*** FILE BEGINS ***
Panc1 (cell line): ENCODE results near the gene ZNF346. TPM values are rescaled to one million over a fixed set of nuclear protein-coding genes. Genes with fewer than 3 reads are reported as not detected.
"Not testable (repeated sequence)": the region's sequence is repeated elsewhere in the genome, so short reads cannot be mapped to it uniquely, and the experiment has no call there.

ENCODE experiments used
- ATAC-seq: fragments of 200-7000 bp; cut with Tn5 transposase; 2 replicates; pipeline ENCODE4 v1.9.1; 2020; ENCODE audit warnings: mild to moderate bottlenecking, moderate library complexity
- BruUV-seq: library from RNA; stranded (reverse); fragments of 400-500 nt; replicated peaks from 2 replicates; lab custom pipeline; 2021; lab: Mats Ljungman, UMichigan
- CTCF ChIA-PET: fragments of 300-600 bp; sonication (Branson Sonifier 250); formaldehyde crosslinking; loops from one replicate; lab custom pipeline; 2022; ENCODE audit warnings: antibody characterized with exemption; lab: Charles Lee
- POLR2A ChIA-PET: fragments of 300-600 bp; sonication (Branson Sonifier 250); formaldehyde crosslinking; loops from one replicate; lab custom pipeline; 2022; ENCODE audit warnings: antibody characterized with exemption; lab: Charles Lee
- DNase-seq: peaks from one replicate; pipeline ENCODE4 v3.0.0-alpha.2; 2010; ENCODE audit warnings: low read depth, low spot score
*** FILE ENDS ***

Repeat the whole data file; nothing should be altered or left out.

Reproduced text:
Panc1 (cell line): ENCODE results near the gene ZNF346. TPM values are rescaled to one million over a fixed set of nuclear protein-coding genes. Genes with fewer than 3 reads are reported as not detected.
"Not testable (repeated sequence)": the region's sequence is repeated elsewhere in the genome, so short reads cannot be mapped to it uniquely, and the experiment has no call there.

ENCODE experiments used
- ATAC-seq: fragments of 200-7000 bp; cut with Tn5 transposase; 2 replicates; pipeline ENCODE4 v1.9.1; 2020; ENCODE audit warnings: mild to moderate bottlenecking, moderate library complexity
- BruUV-seq: library from RNA; stranded (reverse); fragments of 400-500 nt; replicated peaks from 2 replicates; lab custom pipeline; 2021; lab: Mats Ljungman, UMichigan
- CTCF ChIA-PET: fragments of 300-600 bp; sonication (Branson Sonifier 250); formaldehyde crosslinking; loops from one replicate; lab custom pipeline; 2022; ENCODE audit warnings: antibody characterized with exemption; lab: Charles Lee
- POLR2A ChIA-PET: fragments of 300-600 bp; sonication (Branson Sonifier 250); formaldehyde crosslinking; loops from one replicate; lab custom pipeline; 2022; ENCODE audit warnings: antibody characterized with exemption; lab: Charles Lee
- DNase-seq: peaks from one replicate; pipeline ENCODE4 v3.0.0-alpha.2; 2010; ENCODE audit warnings: low read depth, low spot score